Naturopathic Doctors 101 “You’re a Na-tur-ro…what?”  This is not an uncommon phase to be heard by a Naturopathic Doctor, even here in New Hampshire where there is a good concentration of Naturopathic Doctors (NDs). Even patients of NDs are often unaware of the plethora of therapies and services NDs are trained in.  Naturopathic Doctors attend one of 5 accredited universities in the United States.  These doctorate level programs are a minimum of 4 years long with a competitive option for another 1-3 years of residency. Naturopathic medical school curriculum contains the same basic sciences of conventional medical school (anatomy, physiology, biochemistry, pathology, pharmacology, etc…) as well as additional classes in naturopathic-specific therapies.  Examples of these Naturopathic-specific therapies include: nutritional therapies, counseling, botanical medicine, homeopathy, and physical medicine.  This education prepares graduates of accredited programs to enter the medical profession as primary care physicians after passing the Naturopathic licensing board exams (NPLEX). There are 17 states (and counting) that provide licensure for NDs currently in the United States.  Each of those states governs a different scope of practice for NDs practicing within their state lines.  For example, the state of New Hampshire has a rather comprehensive scope of practice. NDs in NH are licensed medical providers with prescribing rights for the majority of common pharmaceuticals and have coverage by most insurances in the state. So how does a Naturopathic Doctor practice? Naturopathic doctors follow the same general model as Medical doctors, with extra assessments and therapies incorporated.  The process looks something like this: Obtain a detailed history of the patient’s current and past medical issues. Perform appropriate physical exam to aid in diagnosis Order any necessary labs or...

The Transition To Fall

The Transition To Fall Dr. Hilary Trojano, ND   Although summer isn’t quite over, fall weather is making its way into the Northeast!  Fall is a particularly significant season when it comes to health and healing; a worthy topic for a brief discussion.  Summer is an energetic, fun, and busy season for most of us.  Many people, particularly in the Northeast, notice that they feel better in the summer.  Who wouldn’t when it’s beautiful and sunny almost every day, and light until almost 10 pm! When fall arrives, it’s often the tendency to turn more inward and pay closer attention to aspects of our lives that have been set aside over the summer months.  At Summit Holistic Medicine, we frequently see patients come in this time of year with the desire to transition to fall with a detoxification program, to address certain health issues they’ve put on the back burner for the summer, or to return to regular self-care habits and routine. Fall is a wonderful time to reflect on and prioritize your health.  It’s a great time to set goals and create space for self-care.  Here are some ideas to consider to spark that motivation: – Consider a 1-month dietary challenge to help promote healthy eating habits.  We often recommend “Transform 30”, which is a program that can be found online. – Explore and identify the possibility that food sensitivities may be impacting your health.  We recommend either food sensitivity testing through our clinic or the “28 Day Elimination and Detoxification Diet.” – Re-visit your basic treatment and dietary guidelines.  Re-incorporate any aspects that may have been lost along the way....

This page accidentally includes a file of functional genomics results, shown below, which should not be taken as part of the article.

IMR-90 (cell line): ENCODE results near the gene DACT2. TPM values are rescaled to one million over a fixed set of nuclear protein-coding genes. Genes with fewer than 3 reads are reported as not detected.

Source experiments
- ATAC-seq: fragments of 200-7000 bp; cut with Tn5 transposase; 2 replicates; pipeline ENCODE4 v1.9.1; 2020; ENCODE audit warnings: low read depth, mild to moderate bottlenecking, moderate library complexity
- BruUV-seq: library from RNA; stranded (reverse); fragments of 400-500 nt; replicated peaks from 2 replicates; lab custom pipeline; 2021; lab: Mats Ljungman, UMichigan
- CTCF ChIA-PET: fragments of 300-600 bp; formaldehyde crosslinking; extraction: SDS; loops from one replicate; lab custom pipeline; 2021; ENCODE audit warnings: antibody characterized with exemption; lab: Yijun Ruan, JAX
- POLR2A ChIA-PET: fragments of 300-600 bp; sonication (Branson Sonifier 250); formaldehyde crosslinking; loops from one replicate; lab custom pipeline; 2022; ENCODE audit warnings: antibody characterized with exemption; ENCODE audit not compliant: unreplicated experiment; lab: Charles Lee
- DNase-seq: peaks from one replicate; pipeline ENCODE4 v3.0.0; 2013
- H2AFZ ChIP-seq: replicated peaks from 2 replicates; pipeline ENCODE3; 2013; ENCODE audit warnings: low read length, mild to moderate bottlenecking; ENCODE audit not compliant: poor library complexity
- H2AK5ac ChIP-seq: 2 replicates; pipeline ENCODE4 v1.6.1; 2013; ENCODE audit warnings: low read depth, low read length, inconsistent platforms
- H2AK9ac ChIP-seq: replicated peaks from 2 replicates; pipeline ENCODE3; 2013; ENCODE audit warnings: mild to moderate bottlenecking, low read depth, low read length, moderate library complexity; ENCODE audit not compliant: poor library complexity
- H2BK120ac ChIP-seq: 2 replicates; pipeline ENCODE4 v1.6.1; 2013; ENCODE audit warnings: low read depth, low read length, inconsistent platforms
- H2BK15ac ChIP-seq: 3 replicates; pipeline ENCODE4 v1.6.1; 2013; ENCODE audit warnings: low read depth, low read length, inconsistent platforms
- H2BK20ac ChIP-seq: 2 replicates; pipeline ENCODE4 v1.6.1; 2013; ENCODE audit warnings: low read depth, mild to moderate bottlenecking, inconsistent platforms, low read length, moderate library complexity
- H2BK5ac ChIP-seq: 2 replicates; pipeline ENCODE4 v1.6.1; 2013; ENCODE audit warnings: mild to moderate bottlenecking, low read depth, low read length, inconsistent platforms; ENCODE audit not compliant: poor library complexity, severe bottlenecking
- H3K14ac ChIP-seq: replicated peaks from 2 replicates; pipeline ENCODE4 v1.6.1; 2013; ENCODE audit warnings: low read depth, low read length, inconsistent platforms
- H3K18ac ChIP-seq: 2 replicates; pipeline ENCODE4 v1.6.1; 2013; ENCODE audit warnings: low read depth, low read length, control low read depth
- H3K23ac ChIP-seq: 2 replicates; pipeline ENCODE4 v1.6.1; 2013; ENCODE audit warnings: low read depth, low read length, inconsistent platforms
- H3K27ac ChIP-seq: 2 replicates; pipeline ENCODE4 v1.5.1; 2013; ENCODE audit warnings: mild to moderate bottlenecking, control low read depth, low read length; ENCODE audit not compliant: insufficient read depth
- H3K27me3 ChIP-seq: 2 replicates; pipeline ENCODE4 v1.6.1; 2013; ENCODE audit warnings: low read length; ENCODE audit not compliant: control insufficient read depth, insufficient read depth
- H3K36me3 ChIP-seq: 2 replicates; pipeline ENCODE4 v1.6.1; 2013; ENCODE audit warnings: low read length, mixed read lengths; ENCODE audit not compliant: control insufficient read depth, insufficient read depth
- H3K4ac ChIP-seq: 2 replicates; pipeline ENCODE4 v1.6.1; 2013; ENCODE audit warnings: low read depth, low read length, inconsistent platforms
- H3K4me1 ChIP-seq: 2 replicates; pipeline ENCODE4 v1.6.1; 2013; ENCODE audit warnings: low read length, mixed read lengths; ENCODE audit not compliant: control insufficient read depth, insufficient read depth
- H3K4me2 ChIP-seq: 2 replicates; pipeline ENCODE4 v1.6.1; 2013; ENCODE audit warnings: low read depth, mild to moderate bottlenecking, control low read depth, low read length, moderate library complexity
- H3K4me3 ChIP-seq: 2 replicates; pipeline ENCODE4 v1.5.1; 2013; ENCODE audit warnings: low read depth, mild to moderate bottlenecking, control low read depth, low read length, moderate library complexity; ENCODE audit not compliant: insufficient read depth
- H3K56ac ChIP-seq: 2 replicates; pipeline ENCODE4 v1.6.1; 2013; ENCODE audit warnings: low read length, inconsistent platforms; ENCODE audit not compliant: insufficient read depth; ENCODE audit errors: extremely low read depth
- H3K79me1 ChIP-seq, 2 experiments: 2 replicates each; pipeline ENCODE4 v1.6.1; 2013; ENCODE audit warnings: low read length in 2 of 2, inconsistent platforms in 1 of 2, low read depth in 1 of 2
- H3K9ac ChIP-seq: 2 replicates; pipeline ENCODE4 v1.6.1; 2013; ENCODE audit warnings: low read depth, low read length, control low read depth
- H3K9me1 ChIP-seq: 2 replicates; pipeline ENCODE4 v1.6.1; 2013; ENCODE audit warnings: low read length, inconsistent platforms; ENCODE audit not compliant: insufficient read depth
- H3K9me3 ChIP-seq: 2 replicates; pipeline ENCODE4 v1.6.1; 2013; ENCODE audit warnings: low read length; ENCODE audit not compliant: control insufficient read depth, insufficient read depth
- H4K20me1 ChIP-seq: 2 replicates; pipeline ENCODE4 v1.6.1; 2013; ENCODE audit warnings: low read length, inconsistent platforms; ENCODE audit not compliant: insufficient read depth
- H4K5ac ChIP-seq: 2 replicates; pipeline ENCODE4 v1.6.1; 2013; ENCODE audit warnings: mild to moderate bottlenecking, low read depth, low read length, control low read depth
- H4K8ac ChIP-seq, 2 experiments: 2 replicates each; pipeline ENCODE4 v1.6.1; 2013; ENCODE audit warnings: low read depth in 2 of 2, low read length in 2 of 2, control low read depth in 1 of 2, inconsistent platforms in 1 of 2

Releasing Toxins from the Body

  Detoxification: the path to wellness   We hear a lot about the concept of toxicity and detoxification, but what does this really mean? Living in today’s world we are exposed to a variety of toxins from different sources that can have a negative impact on our health. This exposure to toxins is through our air, water, food and basic household items. Approximately 1.2 billion pounds of pesticides and herbicides are used per year in the U.S. in our food source. This amounts to about 10 pounds per year for each man, woman and child. Air pollution comes primarily from automobile exhaust and industry waste. Waste products from industry also gets dumped into our water supply and we are also potentially exposed to many deleterious chemicals like heavy metals, plastics and solvents from things like new carpet, paint and household cleansers.   What affect does this have on our health? Exposure to toxins causes cell damage, depletes vital nutrients that are needed for good health, allows toxins to accumulate in our bodies over time, which increases our risk for chronic illness, including cancer. Increased cell death due to toxins leads to faster “turn over” of cells and the increased possibility of genetic mutations, which can potentially lead to production of cancer cells.   What are the symptoms of toxicity? Illness from toxicity occurs when toxic exposure is greater than the body’s ability to eliminate those toxins. Symptoms can vary according to the individual and level of toxic exposure but common symptoms include: headaches, skin rashes, fatigue, allergies, unusual response to medications or supplements, sensitivity to odors, perfumes and chemicals,...